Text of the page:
So, I’m stoked for Microsoft. If Microsoft manages to get the market share growth it’s hoping for, things will be very happy in Redmond indeed. If not, then the War is as good as over for Microsoft. This is their best shot. Go big or go home.

Microsoft poised for market share growth

On this, the day of the coming of Windows 10, I’d like to take you back 4 years to a blog I had written whilst CEO of www.mob4hire.com … from Tuesday, January 4, 2011. Scroll down to bottom to see the revisited blog post.

 

Prediction 1 and Prediction 6 from my old blog seem to becoming true for Microsoft. They *are* poised for a bit of a comeback. Even some nostalgia, if you’ll allow me a moment. It’s been a rocky road through Windows Phone, and XP and Vista, and Windows 7 and Windows 8 and where did the Start menu go etc…

Here’s a history of Microsoft Windows versions from 1982 version 1.0. http://windows.microsoft.com/en-ca/windows/history#T1=era1

I switched to an Apple desktop in 2008 after using Microsoft PC’s since I switched from my Atari 400 (that’s a long time, for those not familiar with the Atari ;). I use an Android phone (and am a Google fan-boy, just to be clear). I also use an iPad.

The Surface Pro 3 with Windows 10 is worth a close look

And, now, with the Surface Pro 3 with Windows 10 I figure they just might lure me back to the platform to see how the ol’ gray mare ain’t what she used to be.

No surprise, then, that tablets will see the biggest growth in marketshare for Microsoft, but pundits, forecasters and most snake-oil salesmen are predicting similar marketshare bumps in mobile as well as desktop.

Microsoft Windows 10 market share digital brand marketing mobile Stephdokin

Source: http://marketrealist.com/2014/11/apple-ipad-sales-decline-year-first-time/


 

Without further ado, here’s my slightly-updated blog post.

Mob4Hire Top Ten 2011 Mobile Predictions (revisited …)

(Originally published Jan 4, 2011 here: http://mob4hire.blogspot.ca/2011/01/mob4hire-top-ten-2011-mobile.html … my REVISITED 2015 comments today appear as quotes below)

PREDICTION NUMBER 1: The Platform Race is Far From Over.

2015: The race continues … and Microsoft has made it a 3 horse race by gobbling up Nokia and releasing Windows 10. RIM is kinda running out of runway, although everyone still remembers the sexy feel of the keyboard fondly.

2011:

We don’t know if it’s wishful thinking or what, but there are lots of people out there saying, “The race is over, and the two winners are Apple iOS and Google Android.” No way! We’re in km 2 of a 42 km marathon which will unfold over the next 5 to 10 years, and there’s still lots to happen in the other platform camps such as RIM, Nokia, and Microsoft.

Android will continue to fragment, but this fact alone won’t cause the platform success to slow down … as long as Android phones are aggressively sold to hosts of mobile users as they were in 2010, developers will still flock to the platform.

According to Vision Mobile, there are 13 mobile platforms of note (but of course, this doesn’t include tablets, TVs or other devices, nor does it include Carrier specific platforms/API’s or middleware like Flash which causes further platform confusion)

PREDICTION NUMBER 2: The Geeks Shall Inherit the Earth.

2015: HAHA! One only has to walk around the streets of San Francisco or Vancouver to know that the Geeks are doing very well, thank you very much.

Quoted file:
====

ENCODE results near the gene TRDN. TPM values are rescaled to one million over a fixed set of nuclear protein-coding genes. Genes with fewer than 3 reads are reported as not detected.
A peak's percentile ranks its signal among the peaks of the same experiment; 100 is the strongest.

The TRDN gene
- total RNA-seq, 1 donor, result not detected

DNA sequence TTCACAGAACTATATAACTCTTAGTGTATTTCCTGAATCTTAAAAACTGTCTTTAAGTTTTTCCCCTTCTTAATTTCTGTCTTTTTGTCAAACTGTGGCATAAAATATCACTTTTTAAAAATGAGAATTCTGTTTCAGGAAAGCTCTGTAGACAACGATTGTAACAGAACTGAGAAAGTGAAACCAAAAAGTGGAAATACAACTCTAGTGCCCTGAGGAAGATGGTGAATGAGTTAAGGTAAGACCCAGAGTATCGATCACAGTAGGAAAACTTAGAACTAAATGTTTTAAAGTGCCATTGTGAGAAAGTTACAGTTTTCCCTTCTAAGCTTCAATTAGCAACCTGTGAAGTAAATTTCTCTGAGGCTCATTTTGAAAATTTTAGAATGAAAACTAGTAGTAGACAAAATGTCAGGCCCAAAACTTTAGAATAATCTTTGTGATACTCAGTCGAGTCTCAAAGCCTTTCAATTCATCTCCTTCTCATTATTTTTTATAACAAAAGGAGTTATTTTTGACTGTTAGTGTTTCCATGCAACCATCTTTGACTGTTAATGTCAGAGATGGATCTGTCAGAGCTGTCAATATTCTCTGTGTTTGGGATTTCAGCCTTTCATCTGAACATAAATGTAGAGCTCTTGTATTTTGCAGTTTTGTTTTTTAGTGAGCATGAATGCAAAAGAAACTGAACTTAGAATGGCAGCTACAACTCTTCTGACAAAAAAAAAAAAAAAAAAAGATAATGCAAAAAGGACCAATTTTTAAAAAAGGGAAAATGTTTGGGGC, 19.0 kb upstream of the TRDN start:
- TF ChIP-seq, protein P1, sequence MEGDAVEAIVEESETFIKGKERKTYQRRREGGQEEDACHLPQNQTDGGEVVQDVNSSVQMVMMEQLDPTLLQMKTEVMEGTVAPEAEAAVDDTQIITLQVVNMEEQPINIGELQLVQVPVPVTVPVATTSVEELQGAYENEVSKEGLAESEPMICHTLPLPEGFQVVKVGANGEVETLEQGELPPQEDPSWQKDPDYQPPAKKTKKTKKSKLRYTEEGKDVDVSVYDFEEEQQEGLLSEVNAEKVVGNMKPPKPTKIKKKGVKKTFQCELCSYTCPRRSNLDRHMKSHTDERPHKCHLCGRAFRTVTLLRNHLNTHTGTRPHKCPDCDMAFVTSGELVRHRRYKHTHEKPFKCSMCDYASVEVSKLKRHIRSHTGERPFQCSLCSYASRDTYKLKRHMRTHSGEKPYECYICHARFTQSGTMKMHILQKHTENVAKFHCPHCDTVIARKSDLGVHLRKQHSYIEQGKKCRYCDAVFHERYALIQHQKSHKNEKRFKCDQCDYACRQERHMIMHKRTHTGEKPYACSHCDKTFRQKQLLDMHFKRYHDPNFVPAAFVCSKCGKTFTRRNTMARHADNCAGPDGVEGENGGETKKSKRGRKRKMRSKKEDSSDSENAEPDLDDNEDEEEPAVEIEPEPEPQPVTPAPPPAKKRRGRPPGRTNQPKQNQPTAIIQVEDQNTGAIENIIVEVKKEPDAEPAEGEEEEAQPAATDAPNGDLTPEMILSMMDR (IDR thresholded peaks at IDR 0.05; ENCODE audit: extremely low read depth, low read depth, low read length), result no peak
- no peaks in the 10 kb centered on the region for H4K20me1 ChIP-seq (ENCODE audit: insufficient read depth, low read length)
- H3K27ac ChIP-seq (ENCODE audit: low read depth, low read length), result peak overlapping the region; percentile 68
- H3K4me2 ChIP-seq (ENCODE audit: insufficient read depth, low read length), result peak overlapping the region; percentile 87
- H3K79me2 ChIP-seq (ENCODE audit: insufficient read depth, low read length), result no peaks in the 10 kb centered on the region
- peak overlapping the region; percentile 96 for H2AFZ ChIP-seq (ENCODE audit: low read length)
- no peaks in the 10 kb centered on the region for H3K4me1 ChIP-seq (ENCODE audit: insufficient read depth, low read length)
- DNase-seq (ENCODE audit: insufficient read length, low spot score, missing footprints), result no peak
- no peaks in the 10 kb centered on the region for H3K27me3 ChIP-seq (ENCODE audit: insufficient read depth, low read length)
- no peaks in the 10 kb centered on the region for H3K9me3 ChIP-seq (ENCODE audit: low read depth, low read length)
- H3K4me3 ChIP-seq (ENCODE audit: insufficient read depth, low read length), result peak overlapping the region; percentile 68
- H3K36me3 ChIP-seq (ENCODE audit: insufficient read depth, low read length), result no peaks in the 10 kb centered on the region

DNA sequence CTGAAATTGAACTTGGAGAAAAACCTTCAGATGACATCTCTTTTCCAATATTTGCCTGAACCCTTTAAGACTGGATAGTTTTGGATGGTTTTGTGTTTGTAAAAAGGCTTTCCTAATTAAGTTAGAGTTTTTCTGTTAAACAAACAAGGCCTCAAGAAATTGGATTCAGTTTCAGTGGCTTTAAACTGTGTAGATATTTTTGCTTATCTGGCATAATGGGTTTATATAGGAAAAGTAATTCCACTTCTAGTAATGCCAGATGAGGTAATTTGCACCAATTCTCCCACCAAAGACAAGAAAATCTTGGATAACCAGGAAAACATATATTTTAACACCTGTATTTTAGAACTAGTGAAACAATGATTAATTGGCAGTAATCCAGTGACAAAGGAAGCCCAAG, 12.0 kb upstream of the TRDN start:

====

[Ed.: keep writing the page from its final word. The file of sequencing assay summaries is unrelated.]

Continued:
2011:

I’ve been a software developer for 25 years, both as a coder and a brander. One thing is absolutely certain in 2011 … the need to develop excellent mobile experiences in the face of rapid change and fragmentation is more important than ever!

If you check out CNN’s top tech trends of 2010, seven out of ten require those who CREATE a mobile experience.

So, the importance of people who CREATE apps, mobile websites, mobile ad campaigns is enormous. There is a GREAT deal of $$$ invested and at stake. The tsunami of change that mobile has brought will make many companies no longer viable, so developer attention is crucial to growth. A quick visit to the Computer Museum in Mountainview will show you a graveyard of computers from the PC Wars of the ’80s and ’90s: Atari, Kaypro, Commodore (Vic20, 64, Pet, Amiga), Amstrad, Tandy (TRS-80), Sinclair, Coleco Adam. All went the way of the Dodo bird because people who CREATE software experiences did not support the platforms.

This is, of course, why we’re seeing such increased activity for developer networks and developer events. Everyone is trying to get the attention of developers, and there’s just not enough good developers for everyone.

PREDICTION NUMBER 3: App Stores Will Continue to Explode

2015: The # of app stores has shrunk from 2011 to 2015. B2B software continues to be a challenge for IT management. But, the # of app downloads continues to skyrocket! From 139B in 2014 to 268B in 2018. There’s still lots of gold in them thar hills! http://www.statista.com/statistics/266488/forecast-of-mobile-app-downloads/

2011:

According to WIPConnector.com, there are currently over 100 app stores worldwide. We expect this number to be 200 next year at this time. Who will start these new app stores?

– There’s over 800 Carriers in the world. Only about 30 have app stores so far. The GREAT thing that carriers have that handset manufacturers don’t is the direct client relationship. Carriers who figure out how to leverage that relationship (with API’s for example) will have very successful app stores.

– Online retailers … any company who sells software on the web, and most that sell lotsa other stuff will need to be in the mobile app store game.